Retailer roundtable: Giving people the choice of higher blends

By Katie Fletcher | August 07, 2014

Much discussion of the E10 blend wall was to be found at the 2014 American Coalition of Ethanol conference. The last day of events began with retailers who were able to get over the wall and install equipment to sell E15 and E85 in response to the renewable fuel stanard (RFS). Bruce Vollan offers the blends at Midway Services in Baltic, South Dakota, and Kent Satrang offers the choice at six Petro Serve USA stations located nearFargo, North Dakota, and Bismarck, North Dakota

Ron Lamberty of ACE lead the discussion between the two retailers, and asked questions from the perspective of someone who would potentially want to install the equipment to sell higher blends at their stations. The first question was simply, “why the hell would I want to do that?”

“We definitely needed the change,” Vollan said. “We needed to set ourselves apart from the competition, so we made the decision to embrace ethanol—it has grown our business exponentially.”

Petro Serve USA, as a Farmers Union oil company, also embraced ethanol. “We are owned by farmers,” Satrang said. “We wanted to sell a product our consumers grow.”

Petro Serve USA has more biofuel blender pumps than any company in the world, which goes along with their registered tagline “Helping America Fuel Better,” by reducing America’s dependence on foreign oil. “We’ve taken our business from $7 million in 1998 to now $175 million,” Satrang said. “I attribute that to giving people a choice at the blender pump.”

After “why” was answered from the retailers the question, “can I?” was asked. “In most cases existing piping and tanks will work,” Satrang said. “Some fiberglass piping doesn’t work, but in 98 percent of the cases it’s not going to cost more than a couple thousand [dollars] per blender pump.”

Midway Services, started from humble beginnings in rural South Dakota and built its way up to success. “We got a micro loan to get blender pumps,” Vollan said. “Within two years we’re knocking on a million gallons.”

Giving the customers a choice at the pump, Vollan said, sets his station apart from the competition. “These people love to stop in and make the choice,” Vollan said. “As soon as you realize you can do it financially with infrastructure the thing sells itself once its in place.”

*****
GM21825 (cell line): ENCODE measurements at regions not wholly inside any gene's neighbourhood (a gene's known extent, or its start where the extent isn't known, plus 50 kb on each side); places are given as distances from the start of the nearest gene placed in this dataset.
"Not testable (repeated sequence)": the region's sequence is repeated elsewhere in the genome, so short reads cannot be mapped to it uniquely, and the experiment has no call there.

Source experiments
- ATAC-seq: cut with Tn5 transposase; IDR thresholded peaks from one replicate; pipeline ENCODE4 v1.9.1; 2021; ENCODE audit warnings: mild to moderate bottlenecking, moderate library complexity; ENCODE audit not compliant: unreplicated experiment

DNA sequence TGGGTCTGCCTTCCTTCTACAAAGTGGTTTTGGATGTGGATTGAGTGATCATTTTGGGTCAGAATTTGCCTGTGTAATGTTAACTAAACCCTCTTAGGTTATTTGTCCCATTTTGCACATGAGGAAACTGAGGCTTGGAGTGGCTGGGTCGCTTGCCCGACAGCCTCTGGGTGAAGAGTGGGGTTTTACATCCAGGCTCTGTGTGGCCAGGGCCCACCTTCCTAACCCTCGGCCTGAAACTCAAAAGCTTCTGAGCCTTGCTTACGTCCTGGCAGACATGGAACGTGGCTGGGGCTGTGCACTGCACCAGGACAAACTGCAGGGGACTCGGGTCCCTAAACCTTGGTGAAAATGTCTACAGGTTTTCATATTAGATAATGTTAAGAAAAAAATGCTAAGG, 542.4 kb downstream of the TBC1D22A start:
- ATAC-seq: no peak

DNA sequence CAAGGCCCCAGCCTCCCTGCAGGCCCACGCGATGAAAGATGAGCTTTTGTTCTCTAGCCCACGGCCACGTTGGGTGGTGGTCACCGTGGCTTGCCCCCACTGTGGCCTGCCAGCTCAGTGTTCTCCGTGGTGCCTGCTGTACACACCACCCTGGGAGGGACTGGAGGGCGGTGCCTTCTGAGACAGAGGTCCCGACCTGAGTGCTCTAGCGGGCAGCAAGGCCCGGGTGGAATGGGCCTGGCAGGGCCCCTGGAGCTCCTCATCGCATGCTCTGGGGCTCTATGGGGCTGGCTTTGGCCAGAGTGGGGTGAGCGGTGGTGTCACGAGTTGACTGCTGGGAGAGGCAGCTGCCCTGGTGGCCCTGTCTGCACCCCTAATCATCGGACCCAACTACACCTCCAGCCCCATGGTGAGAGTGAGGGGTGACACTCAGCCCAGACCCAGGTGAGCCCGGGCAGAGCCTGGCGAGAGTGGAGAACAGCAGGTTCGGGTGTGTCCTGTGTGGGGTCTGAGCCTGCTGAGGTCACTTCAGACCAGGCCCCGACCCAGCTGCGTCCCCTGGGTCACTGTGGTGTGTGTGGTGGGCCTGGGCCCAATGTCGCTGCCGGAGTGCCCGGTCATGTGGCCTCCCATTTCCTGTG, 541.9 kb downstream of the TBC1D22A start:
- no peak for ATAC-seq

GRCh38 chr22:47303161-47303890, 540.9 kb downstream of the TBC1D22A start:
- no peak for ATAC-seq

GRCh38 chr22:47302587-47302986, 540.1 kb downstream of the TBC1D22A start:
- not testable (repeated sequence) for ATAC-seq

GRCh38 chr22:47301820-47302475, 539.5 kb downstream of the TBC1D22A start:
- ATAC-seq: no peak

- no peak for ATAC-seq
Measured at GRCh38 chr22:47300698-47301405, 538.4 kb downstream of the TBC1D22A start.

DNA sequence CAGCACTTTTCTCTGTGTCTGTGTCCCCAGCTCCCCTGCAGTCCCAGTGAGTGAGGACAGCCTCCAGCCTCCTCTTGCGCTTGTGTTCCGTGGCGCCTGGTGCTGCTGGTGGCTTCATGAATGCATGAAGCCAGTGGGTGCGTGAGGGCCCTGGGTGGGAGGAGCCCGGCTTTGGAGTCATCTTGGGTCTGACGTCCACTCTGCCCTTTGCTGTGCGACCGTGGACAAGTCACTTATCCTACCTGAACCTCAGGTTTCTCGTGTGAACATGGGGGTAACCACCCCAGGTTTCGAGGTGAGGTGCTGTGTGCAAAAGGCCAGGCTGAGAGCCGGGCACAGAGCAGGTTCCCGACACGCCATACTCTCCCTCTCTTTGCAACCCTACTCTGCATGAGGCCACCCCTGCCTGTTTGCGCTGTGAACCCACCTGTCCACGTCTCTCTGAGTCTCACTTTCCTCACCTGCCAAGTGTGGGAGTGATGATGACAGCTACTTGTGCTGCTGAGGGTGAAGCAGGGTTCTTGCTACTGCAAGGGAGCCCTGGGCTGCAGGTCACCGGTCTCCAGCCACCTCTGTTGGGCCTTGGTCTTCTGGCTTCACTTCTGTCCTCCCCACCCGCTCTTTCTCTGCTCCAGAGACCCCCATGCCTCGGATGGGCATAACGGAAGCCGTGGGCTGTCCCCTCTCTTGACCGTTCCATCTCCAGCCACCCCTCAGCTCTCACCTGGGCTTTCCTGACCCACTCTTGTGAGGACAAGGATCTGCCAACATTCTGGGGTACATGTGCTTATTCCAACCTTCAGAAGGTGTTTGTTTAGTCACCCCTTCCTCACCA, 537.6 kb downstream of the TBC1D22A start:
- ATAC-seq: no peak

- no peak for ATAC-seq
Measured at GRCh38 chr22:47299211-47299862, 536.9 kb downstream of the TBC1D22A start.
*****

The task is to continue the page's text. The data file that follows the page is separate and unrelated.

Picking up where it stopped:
Now that how and why were answered the question to the retailers was how do you do it? “Putting in E15 was easy,” Satrang said.

Satrang outlined the steps he took to incorporate the blend at his stations. The steps he highlighted included registering with the EPA, sending in a federal registration letter, filing the misfuel file mitigation plan, agreeing to participate in a survey, properly labeling and using EPA approved labels and ensuring the product transfer documents provided from the ethanol plants contain the correct information. He also added that researching local, state and federal regulations with storage blends is important.

Vollan echoed Satrang’s views on the simplicity of adding the blends. “It’s pretty simple stuff, if a small family business can figure out how to manage and make money at it there is no reason any retailer can’t do this.”

The retailers also shared how adding E15 and E85 was working for them. “Our results was immediate, ethanol sale is 20 to 25 percent on a daily gross sale, Vollan said. “With every load of ethanol we get from the plant, you get your RIN per gallon and that’s what I like to sell on a pretty consistent basis—just active sales, accumulate enough RINs to make it marketable.”

Vollan expressed coming from just being another one in the crowd, to knowing how to market and trade renewable identification numbers (RINS) and put it back in the customer’s pocket was pretty gratifying.

Satrang doesn’t deal with the RINS. “We buy right from the ethanol plants and try to sell gasoline and ethanol at the same margin,” Satrang said.

In the end questioning, the audience expressed concern over the capacity for higher blends to corrode, which were quickly laid to rest. “I haven’t had one problem yet, and I’ve been selling since 1982,” Satrang said.

“I’ve had zero experience with ethanol related repair,” Vollan said. “I’m in my seventh year on the same set of hoses that dispense E30, E50, E85.”

These two retailers’ success stories began from believing people wanted the choice at the pump, and finding out how to market to those who may still be wary. “Any time selling something out of the ordinary, its one person at a time,” Vollan said.